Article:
• Memoirs and Remains of Robert Murray M’CheyneI have yet to finish M’Cheyne’s sermons and other writings, but I did finish the memoirs (biography) and letters.  I sacrificed the rest on the altar of reading several new books introduced below; and I will finish this book by the end of next school year.  I’ve written elsewhere how impactful this book has been on my life.
  • The Reformed Pastor
    This book failed to convince me that I must catechize my entire congregation, which was Baxter’s intent in writing it (so he’d be disappointed in me), but it did persuade me of the necessity for pastors (and other elders, ministers, etc.) to individually instruct Christians in their congregations, and was a great encouragement to me in developing both an evangelistic heart and a shepherd’s heart.  The book is very practical regarding matters of discipleship, church discipline, and Christian unity.  It’s worth considering for people in various church leadership positions.
  • The Works of Jonathan Edwards, Volume II
    Finishing this two volume set will probably kill me.  But it might also transform me into some insanely Godly Christian intellectual giant, so the risk is worth taking?  Two sermon pairs in particular stood out: one on the doctrine of hell and God’s wrath (mine was embarrassingly weak before) and another on how prayerless-ness is an almost sure sign of hypocrisy.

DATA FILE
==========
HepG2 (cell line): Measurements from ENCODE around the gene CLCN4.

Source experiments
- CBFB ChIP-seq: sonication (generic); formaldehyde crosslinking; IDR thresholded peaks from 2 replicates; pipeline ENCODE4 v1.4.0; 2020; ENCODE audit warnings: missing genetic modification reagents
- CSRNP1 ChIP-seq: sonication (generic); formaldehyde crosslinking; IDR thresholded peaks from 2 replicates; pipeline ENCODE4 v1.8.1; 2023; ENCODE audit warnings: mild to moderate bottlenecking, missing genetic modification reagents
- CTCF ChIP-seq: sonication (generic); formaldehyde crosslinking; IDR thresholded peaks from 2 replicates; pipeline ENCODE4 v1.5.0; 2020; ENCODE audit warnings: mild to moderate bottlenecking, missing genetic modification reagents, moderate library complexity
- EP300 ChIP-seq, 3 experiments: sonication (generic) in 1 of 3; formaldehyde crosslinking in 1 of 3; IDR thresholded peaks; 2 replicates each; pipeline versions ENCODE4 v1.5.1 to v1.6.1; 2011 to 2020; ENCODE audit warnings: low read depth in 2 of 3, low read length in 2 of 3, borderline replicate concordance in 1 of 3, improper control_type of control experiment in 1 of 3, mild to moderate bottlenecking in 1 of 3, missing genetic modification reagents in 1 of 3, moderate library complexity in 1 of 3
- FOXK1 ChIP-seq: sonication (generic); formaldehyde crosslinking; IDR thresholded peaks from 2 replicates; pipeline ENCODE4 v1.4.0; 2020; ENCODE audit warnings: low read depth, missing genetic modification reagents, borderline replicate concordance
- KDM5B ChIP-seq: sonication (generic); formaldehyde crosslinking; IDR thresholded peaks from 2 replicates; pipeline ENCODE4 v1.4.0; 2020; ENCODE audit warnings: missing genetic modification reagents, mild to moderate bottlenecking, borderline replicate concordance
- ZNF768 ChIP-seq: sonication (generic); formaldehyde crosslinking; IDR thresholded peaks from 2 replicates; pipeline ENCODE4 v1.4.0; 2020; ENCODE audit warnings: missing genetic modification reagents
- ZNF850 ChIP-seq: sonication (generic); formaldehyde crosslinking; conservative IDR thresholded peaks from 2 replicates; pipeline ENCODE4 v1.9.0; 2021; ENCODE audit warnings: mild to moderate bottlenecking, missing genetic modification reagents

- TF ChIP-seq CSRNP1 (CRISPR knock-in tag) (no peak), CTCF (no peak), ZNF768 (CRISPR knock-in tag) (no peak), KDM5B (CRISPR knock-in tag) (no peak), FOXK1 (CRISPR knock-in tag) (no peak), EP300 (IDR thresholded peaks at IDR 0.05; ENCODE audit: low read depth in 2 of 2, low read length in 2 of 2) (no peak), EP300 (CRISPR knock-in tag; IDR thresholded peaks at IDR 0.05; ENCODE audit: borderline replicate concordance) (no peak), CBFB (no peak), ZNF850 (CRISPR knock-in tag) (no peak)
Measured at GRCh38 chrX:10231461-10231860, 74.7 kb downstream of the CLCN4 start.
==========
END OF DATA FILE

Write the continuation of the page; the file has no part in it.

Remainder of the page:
• In Love with Christ: The Narrative of Sarah EdwardsI’m tempted by charismatic errors to react strongly and deny “needless” emotional involvement in my religion.  This was a good reminder to me that Edwards, who had to stand very strongly against emotional excesses that bordered on riotous mob behaviors, had a place for extreme emotion in religion.  This is not particularly well written, except for the roughly 60 pages of documents from the 18th century.  The remainder of it alternates between historical background (useful!) and sentimental outbursts of, “If only we were a quarter as Godly and devoted as these dead Christians!  We’re so lukewarm in our Christianity!” (Not as useful!)  These outbursts would be significantly more constructive if either more specific indictments of modern Christianity or more explicit prescriptive principles for modern Christianity were actually given.  All in all, about three hours of reading.